American Presidents and Communication

When you think of presidents and communication history (which you do often if you’re like me) you most likely think of the great speeches. Washington’s Farewell Address, Lincoln’s Second Inaugural, Eisenhower’s military-industrial complex speech – these moments are what come to mind when we talk about presidencies.

But there is another side. Every President, just by dint of being in office, has overseen some remarkable inventions, and quite often they got to be the first to try those inventions out. Interestingly, many of these happened during the terms of some of our most unremarkable (or even outright detestable) presidents. We’ve talked a lot on this blog about the 20th century, but for President’s Day, let’s look back on some of the great moments in communication history that happened during the more obscure and even outlandishly-mustachioed presidencies of the 1800s.

Thoman Jefferson could be considered the grandfather of biometrics as the inventor of the pedometer.
Image source: Wikimedia Commons

Thomas Jefferson: Forging Communication History

So, this is a bit of a cheat, because Jefferson didn’t just oversee or coincide with science. The man was an inventor himself and an all-around polymath. One of his inventions was a pedometer (though he might have gotten the idea from Europe). Pedometers, of course, were among the first pieces of wearable technology and biometrics. Jefferson invented his to help with surveying, another one of his passions (because this dude knew how to party), but it was soon used by people to measure their steps when they went walking.

Another one of his inventions actually served to promote communication, but only for a select few. The Wheel Cipher (or Code Disk) was essentially an early enigma machine used to carry sensitive messages around during the Revolution. Only people with a wheel could decipher the message that was passed to them, so it appeared as gibberish to prying postmasters and interceptors of letters. You can even use one online here – it’s pretty neat.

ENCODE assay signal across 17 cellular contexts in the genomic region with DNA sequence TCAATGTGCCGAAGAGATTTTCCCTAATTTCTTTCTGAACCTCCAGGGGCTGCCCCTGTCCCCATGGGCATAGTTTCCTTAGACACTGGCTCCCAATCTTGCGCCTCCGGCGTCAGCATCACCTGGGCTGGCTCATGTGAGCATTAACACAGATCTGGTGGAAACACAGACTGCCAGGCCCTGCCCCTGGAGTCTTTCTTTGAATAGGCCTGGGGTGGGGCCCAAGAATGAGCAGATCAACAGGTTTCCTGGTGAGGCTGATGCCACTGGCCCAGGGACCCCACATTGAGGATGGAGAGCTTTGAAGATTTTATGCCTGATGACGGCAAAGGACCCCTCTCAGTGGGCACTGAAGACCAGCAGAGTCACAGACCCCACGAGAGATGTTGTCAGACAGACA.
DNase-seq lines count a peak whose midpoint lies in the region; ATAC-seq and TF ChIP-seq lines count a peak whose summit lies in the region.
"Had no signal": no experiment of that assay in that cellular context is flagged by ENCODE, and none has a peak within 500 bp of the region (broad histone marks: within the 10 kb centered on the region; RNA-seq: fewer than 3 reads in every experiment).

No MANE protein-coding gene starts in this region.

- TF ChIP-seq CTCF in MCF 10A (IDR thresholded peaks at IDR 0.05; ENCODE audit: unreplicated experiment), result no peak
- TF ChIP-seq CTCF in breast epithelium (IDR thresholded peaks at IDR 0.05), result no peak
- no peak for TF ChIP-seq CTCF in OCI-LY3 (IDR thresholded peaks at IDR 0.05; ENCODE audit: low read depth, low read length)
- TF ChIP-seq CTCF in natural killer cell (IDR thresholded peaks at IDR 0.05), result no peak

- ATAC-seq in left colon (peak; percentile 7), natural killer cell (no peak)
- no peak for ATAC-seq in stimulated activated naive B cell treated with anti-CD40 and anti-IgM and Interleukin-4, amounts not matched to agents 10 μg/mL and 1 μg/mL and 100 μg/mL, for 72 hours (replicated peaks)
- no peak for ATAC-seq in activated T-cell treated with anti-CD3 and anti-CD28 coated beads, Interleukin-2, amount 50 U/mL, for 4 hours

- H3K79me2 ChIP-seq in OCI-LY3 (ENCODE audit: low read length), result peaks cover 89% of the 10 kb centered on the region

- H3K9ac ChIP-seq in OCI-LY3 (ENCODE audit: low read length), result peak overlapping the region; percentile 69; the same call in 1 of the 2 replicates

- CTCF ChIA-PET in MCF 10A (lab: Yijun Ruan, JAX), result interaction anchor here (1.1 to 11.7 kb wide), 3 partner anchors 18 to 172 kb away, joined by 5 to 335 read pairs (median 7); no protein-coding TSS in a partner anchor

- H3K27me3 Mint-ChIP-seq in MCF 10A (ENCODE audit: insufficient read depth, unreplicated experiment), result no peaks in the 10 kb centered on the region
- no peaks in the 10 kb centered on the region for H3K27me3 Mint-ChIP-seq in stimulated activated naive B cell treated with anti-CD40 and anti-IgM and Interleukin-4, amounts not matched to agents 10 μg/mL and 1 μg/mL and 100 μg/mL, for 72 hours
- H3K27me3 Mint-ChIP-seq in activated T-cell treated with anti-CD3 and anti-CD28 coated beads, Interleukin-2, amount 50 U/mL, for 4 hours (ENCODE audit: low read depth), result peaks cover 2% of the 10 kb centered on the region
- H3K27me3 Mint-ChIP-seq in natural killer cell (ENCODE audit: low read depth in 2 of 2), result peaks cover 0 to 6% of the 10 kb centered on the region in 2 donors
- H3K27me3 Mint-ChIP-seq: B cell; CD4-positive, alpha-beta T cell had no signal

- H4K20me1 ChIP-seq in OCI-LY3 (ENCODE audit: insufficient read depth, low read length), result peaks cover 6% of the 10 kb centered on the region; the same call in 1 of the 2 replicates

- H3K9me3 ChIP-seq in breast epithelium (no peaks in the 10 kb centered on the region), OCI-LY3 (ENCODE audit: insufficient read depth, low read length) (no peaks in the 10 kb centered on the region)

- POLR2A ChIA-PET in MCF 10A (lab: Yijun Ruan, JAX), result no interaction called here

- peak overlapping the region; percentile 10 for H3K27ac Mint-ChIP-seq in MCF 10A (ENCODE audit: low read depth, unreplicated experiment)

Zachary Taylor and the Mystery of the Phone

Quick– name a fun fact about Zachary Taylor! If you said that he died from eating too many cherries, you named the only fun fact about him, and really, it isn’t that fun. That’s probably all most people know about the man who only served for one year. It’s fitting, then, that during his brief stint in office, an Italian immigrant named Antonio Meucci began working on the telephone, also known as the talking telegraph. He wasn’t exactly very fast, though, first filing a caveat for it in 1871, and then lacking the money to renew it. Five years later, Alexander Graham bell beat Elisha Gray to to the patent office and is now widely known as the father of the telephone. Meucci might have started under a bad star when he began his work under maybe the most forgettable president in history.

James Buchanan and the Transatlantic Telegraph

James Buchanan was the worst. Recent political passions make us yell over the internet that one recent occupant or the other is the worst ever, but no one of late dithered while the nation slid toward the wrenching fire and steel of the Civil War. That makes it even stranger that a man who did so much to tear his own nation apart managed to preside over a seminal event in world history: that of the first transatlantic telegraph. Buchanan used the new invention to send a message to the Queen of England. This changed the world forever, bringing us closer and shrinking distances in ways we couldn’t previously imagine, making it one of the most important moments in communication. Though history is too polite to record it, we presume Buchanan misspelled “queen” or something, that oaf.

Grover Cleveland and Tesla

Nikola Tesla is having a popular resurgence, as people see him as being the epitome of scientific cool, as opposed to the conniving publicity-hound Edison. Grover Cleveland is having no such resurgence, but maybe he should. In addition to being the only President to serve non-consecutive terms, he won the popular vote three times, in 1884, 1888, and 1892 (in the middle one he lost the electoral college). He has been called “the most honest president ever,” and a man who relentlessly fought patronage and corruption, even as mayor of notoriously corrupt Buffalo and governor of comically corrupt New York.

It might be fitting, then, that Tesla invented his wireless radio during Cleveland’s first term. With its ability to transmit from ships, Tesla has a claim to being the real father of the radio, even more than Marconi. Of course, until recently, history ignored Tesla, as it did nearly everything else he did. The rock star punk icon Tesla might be part myth, but it is true that his genius was matched only by his inability to get people to recognize it.

That’s the way much of history, especially communication history, goes. People invent something but it isn’t the right time, or the idea hasn’t been taken far enough, and then others build on their work and it becomes great, so their statues adorn history. On this holiday weekend, as we honor our Presidents, especially the great ones, it is important to remember those still in the shadow a bit, without whom everything might have been different.

 

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